Forest Owners Say Clark Foundation Report Ignores Benefits Of Forestry

Published: Tue 16 Apr 2024 01:40 PM
The New Zealand Forest Owners Association (NZFOA) says the just released NZIER report commissioned by the Helen Clark Foundation on New Zealand’s food and fibre exports, fails to appreciate the economic, social and environmental benefits of production forestry.
The Pathways to Prosperity report clings to forestry misconceptions, claiming the sector is a pine ‘monoculture’, producing woody material and sediment in waterways and having a negative impact on rural communities.
Forest Owners Association chief executive, Dr Elizabeth Heeg, says there is evidence to the contrary.
"Forestry shows the greatest growth potential of all primary industries with an increasingly important role in strengthening our rural communities," Dr Heeg says.
“A report from PwC in 2020 found that forestry generated twice the number of jobs per hectare than hill country farming. That’s way outside any margin of error.”
“New Zealand’s production forest estate is arguably also the only tool our country has available to meet its 2050 climate change targets.”
“Our trees currently offset more than half of the nation’s total carbon emissions. These plantation forests have been solely responsible for reducing gross emissions from 76.8 million tonnes of carbon dioxide down to 55.7 million tonnes.”
The lack of appreciation for the scope of worldwide demand for timber and timber products in the future is perhaps the largest failure of the Clark Foundation report.
“Not only will the worldwide demand for timber to replace carbon emitting concrete and steel, rise rapidly in the near future, but so too will the demand for wood-based biofuels and other plastic substitute products increase too,” Dr Heeg says.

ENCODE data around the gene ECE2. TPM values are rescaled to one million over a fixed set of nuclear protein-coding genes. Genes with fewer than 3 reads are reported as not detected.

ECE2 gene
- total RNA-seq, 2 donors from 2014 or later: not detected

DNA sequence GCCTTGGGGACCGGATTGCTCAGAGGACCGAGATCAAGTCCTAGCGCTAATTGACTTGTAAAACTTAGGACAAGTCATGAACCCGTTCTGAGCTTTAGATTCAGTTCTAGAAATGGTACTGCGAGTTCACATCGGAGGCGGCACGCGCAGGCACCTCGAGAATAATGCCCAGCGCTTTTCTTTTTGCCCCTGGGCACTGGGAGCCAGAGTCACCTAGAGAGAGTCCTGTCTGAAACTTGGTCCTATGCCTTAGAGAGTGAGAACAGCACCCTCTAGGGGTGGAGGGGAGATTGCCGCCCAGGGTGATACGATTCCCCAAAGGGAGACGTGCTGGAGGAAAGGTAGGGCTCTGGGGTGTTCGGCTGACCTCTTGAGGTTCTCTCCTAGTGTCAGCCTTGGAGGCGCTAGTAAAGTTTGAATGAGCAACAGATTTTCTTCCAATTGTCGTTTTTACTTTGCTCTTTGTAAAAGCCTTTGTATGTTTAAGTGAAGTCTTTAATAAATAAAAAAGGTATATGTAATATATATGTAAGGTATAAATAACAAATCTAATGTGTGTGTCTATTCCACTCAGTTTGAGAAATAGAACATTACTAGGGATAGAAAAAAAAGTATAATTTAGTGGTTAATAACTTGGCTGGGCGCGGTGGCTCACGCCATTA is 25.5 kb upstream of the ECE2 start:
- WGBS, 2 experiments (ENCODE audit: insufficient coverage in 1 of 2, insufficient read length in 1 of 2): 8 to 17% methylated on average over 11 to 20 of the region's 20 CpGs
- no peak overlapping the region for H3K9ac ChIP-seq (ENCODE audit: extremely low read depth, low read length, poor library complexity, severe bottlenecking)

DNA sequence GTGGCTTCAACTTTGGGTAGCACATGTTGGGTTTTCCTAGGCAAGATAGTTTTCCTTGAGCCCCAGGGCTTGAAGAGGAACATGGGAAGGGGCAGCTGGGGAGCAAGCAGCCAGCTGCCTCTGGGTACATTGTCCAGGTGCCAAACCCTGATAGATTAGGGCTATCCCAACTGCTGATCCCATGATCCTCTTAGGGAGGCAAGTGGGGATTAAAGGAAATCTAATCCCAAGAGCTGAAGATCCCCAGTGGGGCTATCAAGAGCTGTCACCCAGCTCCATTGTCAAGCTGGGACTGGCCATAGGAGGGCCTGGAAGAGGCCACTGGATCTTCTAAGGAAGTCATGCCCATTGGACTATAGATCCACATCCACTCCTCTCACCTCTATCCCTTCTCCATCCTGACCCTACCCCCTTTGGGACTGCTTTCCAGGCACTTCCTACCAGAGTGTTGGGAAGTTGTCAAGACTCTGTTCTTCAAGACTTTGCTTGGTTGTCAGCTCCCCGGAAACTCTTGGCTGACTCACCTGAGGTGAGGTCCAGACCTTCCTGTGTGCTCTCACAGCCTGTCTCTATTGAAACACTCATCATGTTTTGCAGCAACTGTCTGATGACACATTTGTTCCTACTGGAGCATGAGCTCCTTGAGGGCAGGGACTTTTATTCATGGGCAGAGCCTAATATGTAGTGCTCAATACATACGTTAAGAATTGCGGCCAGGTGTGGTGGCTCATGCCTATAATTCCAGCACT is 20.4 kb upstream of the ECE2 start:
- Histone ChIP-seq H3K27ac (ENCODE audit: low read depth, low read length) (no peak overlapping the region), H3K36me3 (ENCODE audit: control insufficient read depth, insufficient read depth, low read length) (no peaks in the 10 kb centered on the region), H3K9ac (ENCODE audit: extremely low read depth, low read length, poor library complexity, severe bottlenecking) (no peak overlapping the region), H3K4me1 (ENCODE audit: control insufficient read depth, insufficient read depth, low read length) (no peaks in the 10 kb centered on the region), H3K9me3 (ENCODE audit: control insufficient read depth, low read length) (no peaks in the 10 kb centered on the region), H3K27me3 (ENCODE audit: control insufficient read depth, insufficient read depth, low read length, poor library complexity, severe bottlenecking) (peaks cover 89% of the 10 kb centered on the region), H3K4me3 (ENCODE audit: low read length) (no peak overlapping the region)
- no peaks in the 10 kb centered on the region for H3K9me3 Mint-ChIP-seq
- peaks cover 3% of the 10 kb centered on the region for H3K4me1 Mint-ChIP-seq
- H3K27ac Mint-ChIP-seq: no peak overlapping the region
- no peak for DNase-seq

“This shift from log exports to higher value forestry bio-products is anticipated to increase the sector’s export value by approximately $12 to $19 billion according to the 2023 NZ Product Accelerator report.”
The report’s undue emphasis on popular forestry misconceptions also downplays the important role of trees in maintaining a healthy environment.
“The widespread belief there is a monoculture of pines is simply not true,” Dr Heeg says.
“Both forestry and pastoral farming hold important roles in maintaining a mosaic of land uses and both are increasingly planting native vegetation along riparian strips, including sites where it’s too steep to plant trees or farm animals.”
“Both industries have about 15 percent of their area in native vegetation. There is hardly any difference.”
“Production forests are important habitats for supporting Aotearoa’s wildlife too,” Dr Heeg says. “There is strong evidence that native birds such as falcons and kiwi, prefer plantation forests due to greater food availability and the lack of predators, making it a safer environment.”
“Forestry also has a unique role to play in minimising erosion. Research shows trees and their root systems stabilise the land for long periods, bind the soil and slow slip movement, decrease water runoff and erosion, and help in draining and improving soils.”
“Likewise, our forests effectively filter out water contamination from other land use. These are major issues noted by the Clark Foundation report, but forestry’s role as a water purifier goes unrecognised.”
“It is disappointing that the Helen Clark Foundation and NZIER are exacerbating misconceptions about forestry and missing a major productivity opportunity for New Zealand and its bioeconomy.”

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